The proverb says that “money talks,” and it is widely assumed that financial companies make campaign contributions and spend money on lobbying in the expectation of exerting influence. But are their expectations fulfilled?
Building on previous studies of the corrupting power of money, a new research paper by Maria M. Correia, an assistant professor of accounting at the London Business School, finds a strong correlation between a financial company’s political expenditures and the frequency of accounting fraud enforcement actions taken against that company by the Securities and Exchange Commission (SEC).
Correia looked at some 4,000 cases in which companies had to correct their financial statements (an event that often triggers an SEC investigation) between 1996 and 2006. Her study showed that politically connected firms, as reflected by their PAC contributions and lobbying expenditures, were significantly less likely to be singled out for enforcement actions, and, when prosecuted, faced lower penalties.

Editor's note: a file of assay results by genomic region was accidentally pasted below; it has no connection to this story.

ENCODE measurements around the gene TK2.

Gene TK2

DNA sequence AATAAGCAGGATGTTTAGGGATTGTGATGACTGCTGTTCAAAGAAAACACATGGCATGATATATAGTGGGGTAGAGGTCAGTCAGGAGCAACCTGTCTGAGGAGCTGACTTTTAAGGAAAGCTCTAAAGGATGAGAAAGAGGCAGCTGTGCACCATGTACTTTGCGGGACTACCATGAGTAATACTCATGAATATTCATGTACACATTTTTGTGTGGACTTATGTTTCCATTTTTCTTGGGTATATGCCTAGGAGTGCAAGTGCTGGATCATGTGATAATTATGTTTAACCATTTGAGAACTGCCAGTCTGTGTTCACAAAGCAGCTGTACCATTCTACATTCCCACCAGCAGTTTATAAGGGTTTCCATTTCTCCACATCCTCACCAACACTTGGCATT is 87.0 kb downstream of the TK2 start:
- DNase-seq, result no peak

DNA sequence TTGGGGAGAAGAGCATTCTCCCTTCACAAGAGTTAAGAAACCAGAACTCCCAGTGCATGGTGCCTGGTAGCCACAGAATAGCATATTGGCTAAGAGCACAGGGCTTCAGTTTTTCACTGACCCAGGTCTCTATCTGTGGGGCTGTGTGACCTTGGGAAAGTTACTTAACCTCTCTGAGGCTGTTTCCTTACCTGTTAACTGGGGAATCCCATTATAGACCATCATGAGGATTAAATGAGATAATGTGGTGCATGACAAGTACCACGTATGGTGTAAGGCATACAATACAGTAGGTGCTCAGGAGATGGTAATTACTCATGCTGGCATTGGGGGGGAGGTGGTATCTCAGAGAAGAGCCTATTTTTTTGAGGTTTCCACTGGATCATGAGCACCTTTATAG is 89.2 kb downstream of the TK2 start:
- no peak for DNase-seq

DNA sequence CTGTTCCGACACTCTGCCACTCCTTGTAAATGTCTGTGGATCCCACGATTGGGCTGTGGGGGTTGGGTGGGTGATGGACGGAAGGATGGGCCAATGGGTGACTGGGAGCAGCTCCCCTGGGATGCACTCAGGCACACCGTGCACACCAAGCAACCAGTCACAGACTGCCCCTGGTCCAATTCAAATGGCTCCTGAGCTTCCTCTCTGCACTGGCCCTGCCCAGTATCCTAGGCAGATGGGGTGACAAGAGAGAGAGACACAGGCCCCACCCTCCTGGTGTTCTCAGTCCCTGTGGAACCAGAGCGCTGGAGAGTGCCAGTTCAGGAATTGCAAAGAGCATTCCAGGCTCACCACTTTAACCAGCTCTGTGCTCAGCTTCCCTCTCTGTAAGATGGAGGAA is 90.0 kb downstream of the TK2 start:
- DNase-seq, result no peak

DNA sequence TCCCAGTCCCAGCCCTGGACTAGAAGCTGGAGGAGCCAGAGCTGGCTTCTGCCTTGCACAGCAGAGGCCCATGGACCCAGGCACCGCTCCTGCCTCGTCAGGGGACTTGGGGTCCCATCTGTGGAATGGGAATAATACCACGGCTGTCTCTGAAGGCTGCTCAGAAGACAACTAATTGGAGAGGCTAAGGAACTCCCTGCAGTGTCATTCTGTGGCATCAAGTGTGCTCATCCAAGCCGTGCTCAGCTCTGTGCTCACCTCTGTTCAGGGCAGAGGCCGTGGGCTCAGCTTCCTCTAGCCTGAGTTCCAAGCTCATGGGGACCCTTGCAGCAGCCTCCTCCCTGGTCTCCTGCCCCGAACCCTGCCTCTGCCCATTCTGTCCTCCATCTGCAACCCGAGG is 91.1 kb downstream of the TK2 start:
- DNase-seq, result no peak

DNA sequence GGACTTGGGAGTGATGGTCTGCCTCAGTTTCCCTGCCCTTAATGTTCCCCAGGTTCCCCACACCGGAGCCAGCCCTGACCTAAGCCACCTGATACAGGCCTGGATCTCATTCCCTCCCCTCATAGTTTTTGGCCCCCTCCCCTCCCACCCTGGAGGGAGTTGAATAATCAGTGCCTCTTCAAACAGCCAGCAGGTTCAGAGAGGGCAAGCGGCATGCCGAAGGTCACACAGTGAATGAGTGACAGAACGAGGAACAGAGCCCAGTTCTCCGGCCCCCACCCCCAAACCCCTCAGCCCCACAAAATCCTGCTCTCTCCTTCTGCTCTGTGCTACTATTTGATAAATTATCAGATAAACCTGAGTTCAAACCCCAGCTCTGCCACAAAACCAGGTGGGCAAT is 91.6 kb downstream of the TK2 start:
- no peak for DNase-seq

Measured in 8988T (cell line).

Companies that made a point of contributing to elected officials with potential influence over the SEC (such as the members or, better still, the chairpersons of congressional oversight committees) were even less likely to face an enforcement action or penalty. An extra $1 million spent in PAC contributions over the previous five years correlated with a sharp reduction in the probability of an enforcement action, from 8.58% to 3.43%.
In one of her most remarkable conclusions, Correa found that a $100,000 increase in PAC contributions over a five-year period was associated with an 11% decrease in monetary penalties imposed by the SEC. The average penalty levied by the SEC during the time studied by Correia was slightly more than $20 million. By spending an additional $100,000 in contributions, then, a company could save a few million dollars – a remarkable return on investment.
Judging by their actions, financial firms appear to think political spending is worthwhile. In all, during the current election cycle, Wall Street banks and financial interests have spent more than $800 million on lobbying and campaign contributions, according to a recent AFR analysis. That works out to about $1.5 million a day.
From Correia’s research, we are increasingly confident that the industry’s money does indeed buy it influence, and that its influence can improve the corporate bottom line. We also know, more surely than ever, that the rest of us have a large stake in continuing to push for limits on the role of money in politics, and in keeping close watch over the triangle of relationships involving Congress, the regulators, and the regulated.
— Alec Lee